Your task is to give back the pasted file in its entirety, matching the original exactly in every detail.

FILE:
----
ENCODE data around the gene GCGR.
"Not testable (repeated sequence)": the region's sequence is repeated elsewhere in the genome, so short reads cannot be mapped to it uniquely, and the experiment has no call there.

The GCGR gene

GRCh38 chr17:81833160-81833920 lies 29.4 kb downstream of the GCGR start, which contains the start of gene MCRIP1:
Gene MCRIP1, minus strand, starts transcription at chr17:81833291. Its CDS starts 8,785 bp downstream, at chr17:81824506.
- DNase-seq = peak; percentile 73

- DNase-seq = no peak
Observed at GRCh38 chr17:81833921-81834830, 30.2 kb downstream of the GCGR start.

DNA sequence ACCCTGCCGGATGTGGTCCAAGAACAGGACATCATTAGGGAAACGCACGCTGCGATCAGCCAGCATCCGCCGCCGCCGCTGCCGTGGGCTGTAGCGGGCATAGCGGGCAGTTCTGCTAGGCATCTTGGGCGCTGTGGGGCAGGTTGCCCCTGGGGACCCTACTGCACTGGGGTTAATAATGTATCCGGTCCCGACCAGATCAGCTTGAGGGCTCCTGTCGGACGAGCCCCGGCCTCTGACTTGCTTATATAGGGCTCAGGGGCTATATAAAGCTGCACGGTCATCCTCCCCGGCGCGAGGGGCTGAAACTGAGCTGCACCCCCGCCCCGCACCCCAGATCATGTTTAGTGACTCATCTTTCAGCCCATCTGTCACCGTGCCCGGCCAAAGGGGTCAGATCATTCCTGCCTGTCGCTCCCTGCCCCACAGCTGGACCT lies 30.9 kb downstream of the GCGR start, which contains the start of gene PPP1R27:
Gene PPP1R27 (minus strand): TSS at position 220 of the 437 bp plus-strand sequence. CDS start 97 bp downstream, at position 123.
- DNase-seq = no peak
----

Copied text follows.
ENCODE data around the gene GCGR.
"Not testable (repeated sequence)": the region's sequence is repeated elsewhere in the genome, so short reads cannot be mapped to it uniquely, and the experiment has no call there.

The GCGR gene

GRCh38 chr17:81833160-81833920 lies 29.4 kb downstream of the GCGR start, which contains the start of gene MCRIP1:
Gene MCRIP1, minus strand, starts transcription at chr17:81833291. Its CDS starts 8,785 bp downstream, at chr17:81824506.
- DNase-seq = peak; percentile 73

- DNase-seq = no peak
Observed at GRCh38 chr17:81833921-81834830, 30.2 kb downstream of the GCGR start.

DNA sequence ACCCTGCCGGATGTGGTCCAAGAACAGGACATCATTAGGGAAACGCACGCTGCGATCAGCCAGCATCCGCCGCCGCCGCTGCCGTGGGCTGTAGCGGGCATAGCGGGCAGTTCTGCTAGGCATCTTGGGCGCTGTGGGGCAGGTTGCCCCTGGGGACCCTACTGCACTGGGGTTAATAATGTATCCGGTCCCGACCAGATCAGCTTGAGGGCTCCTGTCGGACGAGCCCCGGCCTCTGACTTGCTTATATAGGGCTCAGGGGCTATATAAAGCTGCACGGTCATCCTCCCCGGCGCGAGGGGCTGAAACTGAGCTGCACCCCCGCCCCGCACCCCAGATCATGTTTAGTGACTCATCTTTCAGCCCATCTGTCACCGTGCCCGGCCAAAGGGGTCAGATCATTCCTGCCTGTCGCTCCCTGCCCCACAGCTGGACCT lies 30.9 kb downstream of the GCGR start, which contains the start of gene PPP1R27:
Gene PPP1R27 (minus strand): TSS at position 220 of the 437 bp plus-strand sequence. CDS start 97 bp downstream, at position 123.
- DNase-seq = no peak